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The only option

February 16, 2024 at 5:00:00 PM

Max Friedman '25

On January 27, a British oil tanker was struck by missiles coming from Yemen. The tanker survived, yet the event has already impacted the decreasing number of cargo traveling through the Red Sea.

An Iranian-backed terrorist group in Yemen, the Houthis, coordinated the attack. In response to the conflict between Israel and Palestine, the Houthis, siding with the Palestinians, have vowed to attack all ships from nations supporting Israel. However, they have “mistakenly” hit vessels of other nations going to and from the Suez Canal via the Red Sea. UNCTAD estimates that since the commencement of the attacks, traffic through the Red Sea has decreased by 42%, and cargo traffic is expected to decrease even further.

The United States has decided to respond by striking key Houthi targets. Each missile barrage has cost the taxpayers millions of dollars, and Lt. Gen. Douglass Sims estimates that the strikes have only reduced the Houthis’ offensive capabilities by 20-30 percent. President Biden himself said that the strikes have failed to stop the Houthis from disrupting global trade. These airstrikes have fallen under public criticism, as many see the strikes as a waste of time and money, and as having the potential to widen the regional conflict.

I disagree with the sentiment. The strikes have not been significantly effective; there is no denying that. However, when looking at the alternatives available to President Biden, it is clear why America has chosen and will continue to execute missile strikes on Yemen.

First of all, the United States cannot simply do nothing. The Houthi attacks have disrupted global trade to the point where the threat must be addressed. The delays as a result of redirected shipments have affected the prices of goods, and businesses that rely on a steady supply chain are at risk of shutting down. Several car factories throughout Europe have been forced to shut down for brief periods simply because they could not manufacture. Global food security is also at risk, as grain exported from Europe will now need to travel a significantly further distance to reach Asia and the east coast of Africa. If the war in Gaza continues throughout the year, the damage done to the economy will be significant.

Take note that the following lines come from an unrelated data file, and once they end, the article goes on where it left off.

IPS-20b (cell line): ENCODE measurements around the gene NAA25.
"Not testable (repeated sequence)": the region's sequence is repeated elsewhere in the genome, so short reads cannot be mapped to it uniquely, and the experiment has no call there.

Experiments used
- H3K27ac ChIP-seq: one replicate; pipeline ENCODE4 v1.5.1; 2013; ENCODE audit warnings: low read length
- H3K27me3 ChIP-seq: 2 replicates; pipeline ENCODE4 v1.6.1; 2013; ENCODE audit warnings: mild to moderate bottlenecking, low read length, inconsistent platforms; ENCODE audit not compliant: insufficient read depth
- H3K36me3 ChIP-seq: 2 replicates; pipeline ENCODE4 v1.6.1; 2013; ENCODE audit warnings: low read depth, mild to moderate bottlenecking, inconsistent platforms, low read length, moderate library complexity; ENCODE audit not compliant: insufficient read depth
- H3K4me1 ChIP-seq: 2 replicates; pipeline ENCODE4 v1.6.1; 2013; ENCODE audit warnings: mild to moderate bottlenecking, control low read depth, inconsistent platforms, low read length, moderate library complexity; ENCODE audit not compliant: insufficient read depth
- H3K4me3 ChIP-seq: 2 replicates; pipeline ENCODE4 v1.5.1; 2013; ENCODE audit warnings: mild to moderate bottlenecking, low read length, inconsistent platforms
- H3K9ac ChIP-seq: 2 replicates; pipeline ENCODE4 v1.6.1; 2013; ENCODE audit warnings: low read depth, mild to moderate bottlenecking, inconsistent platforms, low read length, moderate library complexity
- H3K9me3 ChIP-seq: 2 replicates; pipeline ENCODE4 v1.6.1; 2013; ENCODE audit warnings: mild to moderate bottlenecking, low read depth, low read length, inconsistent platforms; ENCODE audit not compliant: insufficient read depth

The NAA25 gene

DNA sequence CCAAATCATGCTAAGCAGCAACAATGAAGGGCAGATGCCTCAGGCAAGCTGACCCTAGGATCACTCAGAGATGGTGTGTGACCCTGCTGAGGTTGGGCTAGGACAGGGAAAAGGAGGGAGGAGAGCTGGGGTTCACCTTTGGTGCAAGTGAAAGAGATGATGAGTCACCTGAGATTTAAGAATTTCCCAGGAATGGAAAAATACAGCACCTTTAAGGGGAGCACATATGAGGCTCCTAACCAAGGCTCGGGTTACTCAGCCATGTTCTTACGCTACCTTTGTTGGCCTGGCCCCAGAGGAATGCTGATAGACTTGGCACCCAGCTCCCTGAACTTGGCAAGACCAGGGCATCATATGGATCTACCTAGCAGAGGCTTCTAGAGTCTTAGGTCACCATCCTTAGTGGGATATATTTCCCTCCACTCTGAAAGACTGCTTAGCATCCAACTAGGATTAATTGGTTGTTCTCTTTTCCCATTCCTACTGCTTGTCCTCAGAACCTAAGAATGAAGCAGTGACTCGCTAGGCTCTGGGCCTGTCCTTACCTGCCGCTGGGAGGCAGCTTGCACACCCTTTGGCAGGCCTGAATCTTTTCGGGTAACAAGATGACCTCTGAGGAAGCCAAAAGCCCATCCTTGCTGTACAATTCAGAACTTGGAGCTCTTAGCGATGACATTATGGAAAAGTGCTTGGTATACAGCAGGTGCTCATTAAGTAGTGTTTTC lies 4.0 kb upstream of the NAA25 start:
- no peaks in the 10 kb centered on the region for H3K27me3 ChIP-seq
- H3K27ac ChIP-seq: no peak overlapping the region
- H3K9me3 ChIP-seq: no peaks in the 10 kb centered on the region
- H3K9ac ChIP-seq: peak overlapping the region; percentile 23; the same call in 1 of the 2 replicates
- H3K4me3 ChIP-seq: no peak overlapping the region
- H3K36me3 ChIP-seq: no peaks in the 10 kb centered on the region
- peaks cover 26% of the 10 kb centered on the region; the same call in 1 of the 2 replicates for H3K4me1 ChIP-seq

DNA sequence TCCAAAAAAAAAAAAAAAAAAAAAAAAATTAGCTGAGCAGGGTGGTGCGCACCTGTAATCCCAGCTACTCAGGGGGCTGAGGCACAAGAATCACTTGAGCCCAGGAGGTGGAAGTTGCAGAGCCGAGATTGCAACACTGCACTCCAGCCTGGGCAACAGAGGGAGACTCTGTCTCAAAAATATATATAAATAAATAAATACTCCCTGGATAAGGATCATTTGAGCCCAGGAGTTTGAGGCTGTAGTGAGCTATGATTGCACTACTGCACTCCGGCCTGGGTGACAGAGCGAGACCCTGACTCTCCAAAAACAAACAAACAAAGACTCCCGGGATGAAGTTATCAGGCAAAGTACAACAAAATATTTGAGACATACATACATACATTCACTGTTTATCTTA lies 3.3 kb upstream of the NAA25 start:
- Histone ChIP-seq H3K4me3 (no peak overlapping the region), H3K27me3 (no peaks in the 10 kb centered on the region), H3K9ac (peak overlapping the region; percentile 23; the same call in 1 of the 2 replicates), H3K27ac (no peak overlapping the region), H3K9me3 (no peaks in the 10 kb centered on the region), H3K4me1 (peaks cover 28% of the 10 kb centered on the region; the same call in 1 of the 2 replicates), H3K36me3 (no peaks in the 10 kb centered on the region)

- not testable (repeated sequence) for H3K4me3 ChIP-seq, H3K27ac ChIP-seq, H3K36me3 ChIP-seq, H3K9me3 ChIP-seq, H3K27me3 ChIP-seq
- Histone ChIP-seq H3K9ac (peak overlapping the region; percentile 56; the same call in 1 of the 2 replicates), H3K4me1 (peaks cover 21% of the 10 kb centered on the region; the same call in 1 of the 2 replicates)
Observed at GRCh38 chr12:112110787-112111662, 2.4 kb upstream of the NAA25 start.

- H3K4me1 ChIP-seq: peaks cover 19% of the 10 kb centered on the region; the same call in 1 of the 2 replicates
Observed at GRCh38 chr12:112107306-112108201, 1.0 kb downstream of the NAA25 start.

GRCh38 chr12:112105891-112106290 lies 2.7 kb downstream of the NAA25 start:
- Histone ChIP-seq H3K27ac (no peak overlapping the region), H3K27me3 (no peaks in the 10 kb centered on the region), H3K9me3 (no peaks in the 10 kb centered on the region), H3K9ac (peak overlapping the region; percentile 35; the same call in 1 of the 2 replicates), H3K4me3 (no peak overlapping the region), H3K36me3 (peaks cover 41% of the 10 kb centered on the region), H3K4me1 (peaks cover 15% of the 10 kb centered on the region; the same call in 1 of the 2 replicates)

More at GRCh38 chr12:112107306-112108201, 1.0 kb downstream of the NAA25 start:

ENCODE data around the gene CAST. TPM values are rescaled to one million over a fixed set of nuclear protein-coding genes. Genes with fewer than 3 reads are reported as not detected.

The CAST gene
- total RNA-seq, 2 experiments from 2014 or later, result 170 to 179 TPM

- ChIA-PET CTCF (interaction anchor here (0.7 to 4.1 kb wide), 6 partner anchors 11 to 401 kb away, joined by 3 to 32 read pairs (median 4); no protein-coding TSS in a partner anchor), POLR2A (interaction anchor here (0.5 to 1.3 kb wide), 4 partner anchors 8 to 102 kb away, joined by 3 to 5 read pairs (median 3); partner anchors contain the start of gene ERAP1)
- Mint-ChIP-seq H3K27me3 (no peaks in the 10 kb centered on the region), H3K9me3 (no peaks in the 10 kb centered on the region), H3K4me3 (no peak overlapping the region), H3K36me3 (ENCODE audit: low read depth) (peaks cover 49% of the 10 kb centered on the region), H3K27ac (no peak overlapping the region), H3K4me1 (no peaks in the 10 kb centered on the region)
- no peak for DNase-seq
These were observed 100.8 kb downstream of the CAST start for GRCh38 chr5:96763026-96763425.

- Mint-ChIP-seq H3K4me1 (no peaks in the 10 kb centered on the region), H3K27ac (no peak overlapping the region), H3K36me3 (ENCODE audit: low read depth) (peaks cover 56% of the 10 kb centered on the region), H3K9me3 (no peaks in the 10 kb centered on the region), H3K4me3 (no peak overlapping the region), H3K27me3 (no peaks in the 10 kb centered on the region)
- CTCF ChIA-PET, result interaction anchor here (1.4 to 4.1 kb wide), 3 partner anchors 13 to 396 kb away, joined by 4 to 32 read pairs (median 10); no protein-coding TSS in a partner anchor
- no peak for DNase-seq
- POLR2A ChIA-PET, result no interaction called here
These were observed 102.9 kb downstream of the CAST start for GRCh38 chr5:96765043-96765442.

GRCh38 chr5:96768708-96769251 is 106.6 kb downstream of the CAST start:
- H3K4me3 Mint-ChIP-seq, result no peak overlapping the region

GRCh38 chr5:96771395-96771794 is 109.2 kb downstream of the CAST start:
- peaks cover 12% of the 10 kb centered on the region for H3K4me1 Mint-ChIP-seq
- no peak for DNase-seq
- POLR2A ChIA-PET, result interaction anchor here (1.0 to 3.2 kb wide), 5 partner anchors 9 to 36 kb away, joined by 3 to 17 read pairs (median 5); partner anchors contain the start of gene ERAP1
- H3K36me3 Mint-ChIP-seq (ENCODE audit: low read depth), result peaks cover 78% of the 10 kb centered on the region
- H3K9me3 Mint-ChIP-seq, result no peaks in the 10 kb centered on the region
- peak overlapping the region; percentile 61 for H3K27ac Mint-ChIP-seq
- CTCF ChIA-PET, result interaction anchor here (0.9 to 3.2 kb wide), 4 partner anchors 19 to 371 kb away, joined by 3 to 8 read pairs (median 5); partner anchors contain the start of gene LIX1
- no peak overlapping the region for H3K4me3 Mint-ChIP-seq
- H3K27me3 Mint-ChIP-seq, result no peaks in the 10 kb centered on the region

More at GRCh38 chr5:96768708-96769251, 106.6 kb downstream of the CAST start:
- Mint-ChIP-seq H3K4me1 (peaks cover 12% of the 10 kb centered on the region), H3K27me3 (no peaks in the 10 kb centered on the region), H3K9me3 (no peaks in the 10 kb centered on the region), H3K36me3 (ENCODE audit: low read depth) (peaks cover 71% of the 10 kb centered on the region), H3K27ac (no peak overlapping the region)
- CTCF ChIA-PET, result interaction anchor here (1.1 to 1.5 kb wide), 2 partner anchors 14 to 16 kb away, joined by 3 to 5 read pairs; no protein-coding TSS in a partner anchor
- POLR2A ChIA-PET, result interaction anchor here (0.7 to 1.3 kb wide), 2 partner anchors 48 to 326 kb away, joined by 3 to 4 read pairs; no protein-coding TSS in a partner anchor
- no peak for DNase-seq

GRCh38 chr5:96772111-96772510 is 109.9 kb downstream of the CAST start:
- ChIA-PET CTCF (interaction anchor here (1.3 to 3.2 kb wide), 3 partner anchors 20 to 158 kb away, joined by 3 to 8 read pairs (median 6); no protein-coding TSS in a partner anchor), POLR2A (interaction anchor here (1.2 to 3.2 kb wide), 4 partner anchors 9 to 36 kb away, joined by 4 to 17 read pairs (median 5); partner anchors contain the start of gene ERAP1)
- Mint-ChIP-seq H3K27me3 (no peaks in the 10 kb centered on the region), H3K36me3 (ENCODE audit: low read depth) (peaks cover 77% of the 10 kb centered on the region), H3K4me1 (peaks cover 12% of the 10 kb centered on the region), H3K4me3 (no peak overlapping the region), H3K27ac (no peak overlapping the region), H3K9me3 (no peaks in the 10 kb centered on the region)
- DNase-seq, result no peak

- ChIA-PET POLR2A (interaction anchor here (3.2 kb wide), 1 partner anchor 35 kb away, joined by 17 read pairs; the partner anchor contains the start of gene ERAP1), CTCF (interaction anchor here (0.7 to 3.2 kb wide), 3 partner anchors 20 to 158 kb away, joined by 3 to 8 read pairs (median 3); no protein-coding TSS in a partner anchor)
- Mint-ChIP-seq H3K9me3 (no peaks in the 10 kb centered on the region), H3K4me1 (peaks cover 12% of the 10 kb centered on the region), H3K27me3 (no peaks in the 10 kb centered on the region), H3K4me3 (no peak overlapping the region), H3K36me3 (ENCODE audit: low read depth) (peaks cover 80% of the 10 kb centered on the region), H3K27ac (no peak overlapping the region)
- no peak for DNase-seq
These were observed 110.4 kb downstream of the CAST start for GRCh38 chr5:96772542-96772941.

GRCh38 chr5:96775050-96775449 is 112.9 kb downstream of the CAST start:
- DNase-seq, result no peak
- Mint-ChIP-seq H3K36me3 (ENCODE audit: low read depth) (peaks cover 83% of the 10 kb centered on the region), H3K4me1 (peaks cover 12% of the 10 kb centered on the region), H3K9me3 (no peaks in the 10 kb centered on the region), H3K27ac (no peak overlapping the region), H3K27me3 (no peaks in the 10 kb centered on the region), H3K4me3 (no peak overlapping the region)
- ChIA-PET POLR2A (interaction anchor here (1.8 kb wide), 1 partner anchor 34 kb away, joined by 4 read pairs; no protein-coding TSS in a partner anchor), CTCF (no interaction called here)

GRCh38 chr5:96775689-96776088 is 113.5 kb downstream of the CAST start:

How else can America respond to the attacks besides missile strikes? Any other intervention besides an airstrike would likely result in an invasion of Yemen. I personally do not believe that a long war in Yemen would be supported by the American public, succeed in eliminating the Houthis, or even result in a better Yemen. Should America opt for a quick invasion purely with the goal of eliminating the Houthis, they would likely have a much harder time than anticipated. As the Israelis have shown, it is very difficult to accomplish such a goal. While Israel is attempting to eliminate Hamas in the 365 square kilometer Gaza Strip, the United States would have to remove the Houthis from the 530,000 square kilometer nation of Yemen., and likely result in more problems. Experiences in Iraq and Afghanistan have shown the US that removing one group from power will just lead to a power vacuum, a vacuum that will be filled as soon as American troops withdraw. Finally, the death toll would be unbearable to the American public. An invasion of Yemen has no cause behind it, no reason to lose thousands of American lives or hundreds of thousands of  Yemeni lives. An invasion of Yemen would be an expensive, ineffective endeavor with a high death toll, and it would not be worth it for the United States to undertake such a dangerous attack.

Recently, the United States conducted a strike in Iraq as well. This was in direct response to an attack from Kata’ib Hezbollah, an Iranian-backed terrorist group. This has raised fears of an escalation of tensions with Iran, who are also major supporters of the Houthis. What the United States is currently doing will not lead to war with Iran. In fact, it perfectly balances the tension at a level beneficial to America. Yielding to the Houthis would send a sign to the Iranian government that the United States will back down when faced with pressure, and they would likely become more aggressive with their tactics. Further encroachment, however, might force Iran’s hand, leading to a war. Iran is suspected to have nuclear weapons, and war between the U.S. and Iran could very well result in World War III. 

If America yields, it shows Iran that it is weak, and they will become more aggressive. If America becomes more aggressive, Iran will understandably retaliate, which could have dire consequences for both nations and the globe. By remaining in this state of tension, America is keeping its delicate relationship with Iran and Yemen in check and ensuring global trade security while keeping unnecessary casualties to a minimum.

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